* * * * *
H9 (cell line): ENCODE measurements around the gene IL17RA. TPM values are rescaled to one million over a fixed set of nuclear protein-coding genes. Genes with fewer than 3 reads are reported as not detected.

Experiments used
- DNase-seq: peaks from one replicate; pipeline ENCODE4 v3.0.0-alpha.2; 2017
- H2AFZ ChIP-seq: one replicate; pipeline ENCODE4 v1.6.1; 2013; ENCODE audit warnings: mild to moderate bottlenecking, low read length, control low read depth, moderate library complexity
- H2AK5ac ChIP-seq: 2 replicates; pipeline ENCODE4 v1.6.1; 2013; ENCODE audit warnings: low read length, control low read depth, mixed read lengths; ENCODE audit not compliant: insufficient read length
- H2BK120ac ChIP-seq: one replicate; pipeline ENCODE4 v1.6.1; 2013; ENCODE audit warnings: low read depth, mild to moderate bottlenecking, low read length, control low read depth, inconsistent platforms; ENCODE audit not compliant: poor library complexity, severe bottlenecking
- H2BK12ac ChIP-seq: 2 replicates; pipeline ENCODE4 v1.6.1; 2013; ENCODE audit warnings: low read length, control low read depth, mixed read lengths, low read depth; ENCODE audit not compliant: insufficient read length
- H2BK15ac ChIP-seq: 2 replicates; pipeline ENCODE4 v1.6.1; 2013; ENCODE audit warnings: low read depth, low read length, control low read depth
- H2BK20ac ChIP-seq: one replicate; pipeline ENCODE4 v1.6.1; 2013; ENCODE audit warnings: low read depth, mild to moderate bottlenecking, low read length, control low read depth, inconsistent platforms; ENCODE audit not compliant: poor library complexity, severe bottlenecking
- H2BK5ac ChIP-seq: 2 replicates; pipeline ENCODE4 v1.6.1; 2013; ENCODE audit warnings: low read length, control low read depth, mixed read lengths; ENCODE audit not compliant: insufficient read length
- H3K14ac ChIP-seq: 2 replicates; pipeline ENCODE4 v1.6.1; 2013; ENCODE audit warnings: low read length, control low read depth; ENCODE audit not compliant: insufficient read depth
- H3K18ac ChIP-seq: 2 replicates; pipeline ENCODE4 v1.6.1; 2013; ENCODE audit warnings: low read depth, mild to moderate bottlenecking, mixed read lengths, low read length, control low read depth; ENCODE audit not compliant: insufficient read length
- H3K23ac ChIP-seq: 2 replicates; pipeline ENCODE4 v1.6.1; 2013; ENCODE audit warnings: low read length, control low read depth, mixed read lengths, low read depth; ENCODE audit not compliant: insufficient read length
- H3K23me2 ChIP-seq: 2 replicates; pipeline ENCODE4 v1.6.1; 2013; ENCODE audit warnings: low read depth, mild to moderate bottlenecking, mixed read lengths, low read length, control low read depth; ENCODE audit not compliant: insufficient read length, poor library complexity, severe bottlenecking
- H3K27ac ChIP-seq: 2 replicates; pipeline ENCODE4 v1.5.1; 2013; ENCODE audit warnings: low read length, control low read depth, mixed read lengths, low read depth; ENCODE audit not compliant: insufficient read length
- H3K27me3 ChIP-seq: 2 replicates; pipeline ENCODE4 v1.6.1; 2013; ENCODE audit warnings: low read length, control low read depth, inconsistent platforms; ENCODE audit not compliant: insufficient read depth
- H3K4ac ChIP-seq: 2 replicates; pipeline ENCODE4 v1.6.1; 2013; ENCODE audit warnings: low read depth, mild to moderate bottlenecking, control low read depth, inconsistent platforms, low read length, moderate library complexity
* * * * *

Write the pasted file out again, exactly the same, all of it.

H9 (cell line): ENCODE measurements around the gene IL17RA. TPM values are rescaled to one million over a fixed set of nuclear protein-coding genes. Genes with fewer than 3 reads are reported as not detected.

Experiments used
- DNase-seq: peaks from one replicate; pipeline ENCODE4 v3.0.0-alpha.2; 2017
- H2AFZ ChIP-seq: one replicate; pipeline ENCODE4 v1.6.1; 2013; ENCODE audit warnings: mild to moderate bottlenecking, low read length, control low read depth, moderate library complexity
- H2AK5ac ChIP-seq: 2 replicates; pipeline ENCODE4 v1.6.1; 2013; ENCODE audit warnings: low read length, control low read depth, mixed read lengths; ENCODE audit not compliant: insufficient read length
- H2BK120ac ChIP-seq: one replicate; pipeline ENCODE4 v1.6.1; 2013; ENCODE audit warnings: low read depth, mild to moderate bottlenecking, low read length, control low read depth, inconsistent platforms; ENCODE audit not compliant: poor library complexity, severe bottlenecking
- H2BK12ac ChIP-seq: 2 replicates; pipeline ENCODE4 v1.6.1; 2013; ENCODE audit warnings: low read length, control low read depth, mixed read lengths, low read depth; ENCODE audit not compliant: insufficient read length
- H2BK15ac ChIP-seq: 2 replicates; pipeline ENCODE4 v1.6.1; 2013; ENCODE audit warnings: low read depth, low read length, control low read depth
- H2BK20ac ChIP-seq: one replicate; pipeline ENCODE4 v1.6.1; 2013; ENCODE audit warnings: low read depth, mild to moderate bottlenecking, low read length, control low read depth, inconsistent platforms; ENCODE audit not compliant: poor library complexity, severe bottlenecking
- H2BK5ac ChIP-seq: 2 replicates; pipeline ENCODE4 v1.6.1; 2013; ENCODE audit warnings: low read length, control low read depth, mixed read lengths; ENCODE audit not compliant: insufficient read length
- H3K14ac ChIP-seq: 2 replicates; pipeline ENCODE4 v1.6.1; 2013; ENCODE audit warnings: low read length, control low read depth; ENCODE audit not compliant: insufficient read depth
- H3K18ac ChIP-seq: 2 replicates; pipeline ENCODE4 v1.6.1; 2013; ENCODE audit warnings: low read depth, mild to moderate bottlenecking, mixed read lengths, low read length, control low read depth; ENCODE audit not compliant: insufficient read length
- H3K23ac ChIP-seq: 2 replicates; pipeline ENCODE4 v1.6.1; 2013; ENCODE audit warnings: low read length, control low read depth, mixed read lengths, low read depth; ENCODE audit not compliant: insufficient read length
- H3K23me2 ChIP-seq: 2 replicates; pipeline ENCODE4 v1.6.1; 2013; ENCODE audit warnings: low read depth, mild to moderate bottlenecking, mixed read lengths, low read length, control low read depth; ENCODE audit not compliant: insufficient read length, poor library complexity, severe bottlenecking
- H3K27ac ChIP-seq: 2 replicates; pipeline ENCODE4 v1.5.1; 2013; ENCODE audit warnings: low read length, control low read depth, mixed read lengths, low read depth; ENCODE audit not compliant: insufficient read length
- H3K27me3 ChIP-seq: 2 replicates; pipeline ENCODE4 v1.6.1; 2013; ENCODE audit warnings: low read length, control low read depth, inconsistent platforms; ENCODE audit not compliant: insufficient read depth
- H3K4ac ChIP-seq: 2 replicates; pipeline ENCODE4 v1.6.1; 2013; ENCODE audit warnings: low read depth, mild to moderate bottlenecking, control low read depth, inconsistent platforms, low read length, moderate library complexity